cloning running linux machine through network, strategy and tactics

Alan Evans alanwevans at
Tue Aug 7 21:27:30 MDT 2012

I third the configuration management tool idea.  But...  Right tool
for the job.  If you are indeed just trying to turn one webserver into
two...  Well then a good 'ol clone/image is a decent way to do it.

One of my fav tricks though is to use a live cd like systemrescuecd to
boot one or both boxes and use netcat + dd to clone.

# Off the top of my head and assuming devices of the same size, please
test carefully...
nc -l -p 8000 | lzop -d - | dd of=/dev/sda
# this would start netcat listening on port 8000 piping its output to
lzop -d to decompress then pipe to dd to be written to the disk

dd if=/dev/sda | pv | lzop -1 - | nc <ip of web1> 8000
# read from /dev/sda pipe through pv which displays stats for you,
pipe into lzop -1 to compress (near line speed) then write to netcat
through TCP on remote host

But tar, cpio, rsync, all good ways to copy files from one system to another.

Or if you want to be even more smooth use something like 'partimage'
which I think is also on systemrescuecd.  But you'll have to make a
partition table on the new device (assuming there isn't one).

In addition to your excludes I would add
/etc/ssh/ssh_host_*_key{,.pub} or at least remove the files on the new
host and restart sshd.  It will regenerate new keys.  But you will
only have to do this once.  The idea is that these are now two
different hosts and should have different ssh host keys.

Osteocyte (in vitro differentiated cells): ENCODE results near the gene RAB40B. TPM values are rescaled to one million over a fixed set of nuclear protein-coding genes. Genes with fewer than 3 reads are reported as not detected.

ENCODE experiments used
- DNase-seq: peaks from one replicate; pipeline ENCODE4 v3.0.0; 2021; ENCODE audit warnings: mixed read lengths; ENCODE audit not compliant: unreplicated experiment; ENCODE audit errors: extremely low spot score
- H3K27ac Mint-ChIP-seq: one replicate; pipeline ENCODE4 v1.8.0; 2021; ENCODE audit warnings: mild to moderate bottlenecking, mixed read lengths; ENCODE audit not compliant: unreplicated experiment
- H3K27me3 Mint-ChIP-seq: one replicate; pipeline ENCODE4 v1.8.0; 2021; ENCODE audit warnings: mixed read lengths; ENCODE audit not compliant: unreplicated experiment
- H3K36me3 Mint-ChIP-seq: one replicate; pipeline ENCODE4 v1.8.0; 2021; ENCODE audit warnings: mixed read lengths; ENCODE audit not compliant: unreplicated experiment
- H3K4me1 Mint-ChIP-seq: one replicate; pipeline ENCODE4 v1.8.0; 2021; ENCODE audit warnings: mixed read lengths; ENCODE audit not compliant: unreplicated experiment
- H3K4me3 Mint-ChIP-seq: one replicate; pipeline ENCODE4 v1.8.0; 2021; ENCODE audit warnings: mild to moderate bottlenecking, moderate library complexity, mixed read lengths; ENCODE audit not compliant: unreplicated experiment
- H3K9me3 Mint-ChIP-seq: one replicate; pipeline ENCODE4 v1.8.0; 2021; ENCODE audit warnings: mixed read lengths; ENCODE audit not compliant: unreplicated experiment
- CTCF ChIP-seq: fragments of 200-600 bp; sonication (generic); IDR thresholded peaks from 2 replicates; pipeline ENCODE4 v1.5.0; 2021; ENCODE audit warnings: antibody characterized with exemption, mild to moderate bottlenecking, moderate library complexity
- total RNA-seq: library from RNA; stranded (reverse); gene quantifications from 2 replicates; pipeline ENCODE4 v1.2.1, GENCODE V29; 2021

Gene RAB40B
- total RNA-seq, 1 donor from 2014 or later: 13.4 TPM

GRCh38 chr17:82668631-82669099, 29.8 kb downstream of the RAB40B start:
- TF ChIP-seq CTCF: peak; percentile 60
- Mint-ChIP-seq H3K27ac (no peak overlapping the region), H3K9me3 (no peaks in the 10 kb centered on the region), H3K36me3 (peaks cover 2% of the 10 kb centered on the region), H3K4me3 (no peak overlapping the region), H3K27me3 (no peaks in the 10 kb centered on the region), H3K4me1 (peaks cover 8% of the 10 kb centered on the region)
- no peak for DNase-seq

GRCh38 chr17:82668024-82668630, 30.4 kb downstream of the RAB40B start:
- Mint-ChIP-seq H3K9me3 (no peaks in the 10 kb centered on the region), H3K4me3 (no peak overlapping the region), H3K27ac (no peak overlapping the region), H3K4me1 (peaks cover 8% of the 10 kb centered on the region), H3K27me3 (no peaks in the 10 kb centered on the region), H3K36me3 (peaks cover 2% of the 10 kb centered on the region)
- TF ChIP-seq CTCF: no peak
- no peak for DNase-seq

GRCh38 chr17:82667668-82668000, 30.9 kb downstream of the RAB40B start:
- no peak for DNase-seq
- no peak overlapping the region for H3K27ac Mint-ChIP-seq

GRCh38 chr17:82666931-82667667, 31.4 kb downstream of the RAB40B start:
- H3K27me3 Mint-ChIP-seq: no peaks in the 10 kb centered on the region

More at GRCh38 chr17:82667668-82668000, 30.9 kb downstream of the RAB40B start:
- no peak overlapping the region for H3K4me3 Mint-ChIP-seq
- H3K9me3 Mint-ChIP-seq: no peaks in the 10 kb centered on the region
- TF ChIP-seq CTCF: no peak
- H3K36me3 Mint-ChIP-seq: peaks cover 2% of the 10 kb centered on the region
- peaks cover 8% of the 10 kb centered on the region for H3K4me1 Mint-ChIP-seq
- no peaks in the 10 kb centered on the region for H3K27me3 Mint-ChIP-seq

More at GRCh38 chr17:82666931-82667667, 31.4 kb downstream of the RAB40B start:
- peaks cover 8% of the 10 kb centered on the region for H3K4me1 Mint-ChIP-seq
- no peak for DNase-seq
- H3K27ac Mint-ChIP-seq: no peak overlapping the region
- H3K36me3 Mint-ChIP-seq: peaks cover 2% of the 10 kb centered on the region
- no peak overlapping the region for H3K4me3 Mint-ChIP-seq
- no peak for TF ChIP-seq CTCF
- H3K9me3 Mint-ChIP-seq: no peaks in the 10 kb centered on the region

My 2¢, no refunds!


On Tue, Aug 7, 2012 at 11:03 PM, Tod Hansmann < at> wrote:
> On 8/7/2012 3:27 PM, Joshua Marsh wrote:
>> On Aug 7, 2012 2:49 PM, "Ryan Byrd" <ryanbyrd at> wrote:
>>> [root at CurrentlyRunningServer ~]$ rsync -ave ssh --delete /* root at NewServer
>> :/
>> --exclude={/etc/sysconfig/*,/dev/*,/proc/*,/sys/*,/tmp/*,/run/*,/mnt/*,/media/*,/lost+found,/home/*/.gvfs}
>>> Then he'd just set up the new ip addresses on the new server, and WHAMMO!
>>> web server #2.
>>> Good idea? bad idea? something better?
>> You should check out tool like salt or chef. They were designed to do thing
>> like this, but in a cleaner, more reliable manner.
> Seconded.  I will also add that if you have a filesystem capable of
> doing snapshots, just copy the snapshot of the whole filesystem over
> instead of copying the VFS version.  I've heard of utilities that will
> monitor for file changes and keep copying over changes files, and I hear
> good things about Mondo, but I could be mistaken since I've never used it.
> The way I'd personally do it if there wasn't a snapshot method available
> is: a) image copy the whole drive over or b) use this opportunity to
> build a "build process" that's possibly even scripted.  The salt/chef
> style setup may be good here.
> -Tod Hansmann
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